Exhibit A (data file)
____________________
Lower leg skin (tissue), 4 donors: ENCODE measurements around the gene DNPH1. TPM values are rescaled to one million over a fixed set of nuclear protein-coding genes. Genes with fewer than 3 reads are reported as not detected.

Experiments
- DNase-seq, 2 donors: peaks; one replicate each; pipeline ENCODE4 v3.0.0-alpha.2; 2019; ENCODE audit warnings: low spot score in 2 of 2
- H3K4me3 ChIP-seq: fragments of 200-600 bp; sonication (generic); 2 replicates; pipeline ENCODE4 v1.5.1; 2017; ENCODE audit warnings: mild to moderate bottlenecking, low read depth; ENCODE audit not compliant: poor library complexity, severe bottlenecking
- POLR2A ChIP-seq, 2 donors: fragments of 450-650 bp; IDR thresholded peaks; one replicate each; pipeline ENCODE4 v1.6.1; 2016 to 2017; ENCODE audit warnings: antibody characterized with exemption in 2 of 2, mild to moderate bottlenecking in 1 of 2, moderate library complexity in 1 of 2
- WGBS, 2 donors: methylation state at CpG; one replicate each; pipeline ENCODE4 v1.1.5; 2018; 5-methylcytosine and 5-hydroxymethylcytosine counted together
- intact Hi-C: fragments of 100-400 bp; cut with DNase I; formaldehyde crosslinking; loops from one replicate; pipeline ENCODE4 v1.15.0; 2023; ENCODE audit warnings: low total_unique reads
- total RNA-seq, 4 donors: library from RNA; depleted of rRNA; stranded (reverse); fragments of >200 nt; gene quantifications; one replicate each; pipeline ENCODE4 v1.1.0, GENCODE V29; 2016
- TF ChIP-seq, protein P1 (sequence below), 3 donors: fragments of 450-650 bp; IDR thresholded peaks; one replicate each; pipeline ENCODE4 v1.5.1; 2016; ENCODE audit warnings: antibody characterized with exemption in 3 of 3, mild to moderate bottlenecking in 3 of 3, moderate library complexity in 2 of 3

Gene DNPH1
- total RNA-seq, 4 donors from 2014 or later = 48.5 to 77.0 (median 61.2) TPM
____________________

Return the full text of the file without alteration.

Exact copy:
Lower leg skin (tissue), 4 donors: ENCODE measurements around the gene DNPH1. TPM values are rescaled to one million over a fixed set of nuclear protein-coding genes. Genes with fewer than 3 reads are reported as not detected.

Experiments
- DNase-seq, 2 donors: peaks; one replicate each; pipeline ENCODE4 v3.0.0-alpha.2; 2019; ENCODE audit warnings: low spot score in 2 of 2
- H3K4me3 ChIP-seq: fragments of 200-600 bp; sonication (generic); 2 replicates; pipeline ENCODE4 v1.5.1; 2017; ENCODE audit warnings: mild to moderate bottlenecking, low read depth; ENCODE audit not compliant: poor library complexity, severe bottlenecking
- POLR2A ChIP-seq, 2 donors: fragments of 450-650 bp; IDR thresholded peaks; one replicate each; pipeline ENCODE4 v1.6.1; 2016 to 2017; ENCODE audit warnings: antibody characterized with exemption in 2 of 2, mild to moderate bottlenecking in 1 of 2, moderate library complexity in 1 of 2
- WGBS, 2 donors: methylation state at CpG; one replicate each; pipeline ENCODE4 v1.1.5; 2018; 5-methylcytosine and 5-hydroxymethylcytosine counted together
- intact Hi-C: fragments of 100-400 bp; cut with DNase I; formaldehyde crosslinking; loops from one replicate; pipeline ENCODE4 v1.15.0; 2023; ENCODE audit warnings: low total_unique reads
- total RNA-seq, 4 donors: library from RNA; depleted of rRNA; stranded (reverse); fragments of >200 nt; gene quantifications; one replicate each; pipeline ENCODE4 v1.1.0, GENCODE V29; 2016
- TF ChIP-seq, protein P1 (sequence below), 3 donors: fragments of 450-650 bp; IDR thresholded peaks; one replicate each; pipeline ENCODE4 v1.5.1; 2016; ENCODE audit warnings: antibody characterized with exemption in 3 of 3, mild to moderate bottlenecking in 3 of 3, moderate library complexity in 2 of 3

Gene DNPH1
- total RNA-seq, 4 donors from 2014 or later = 48.5 to 77.0 (median 61.2) TPM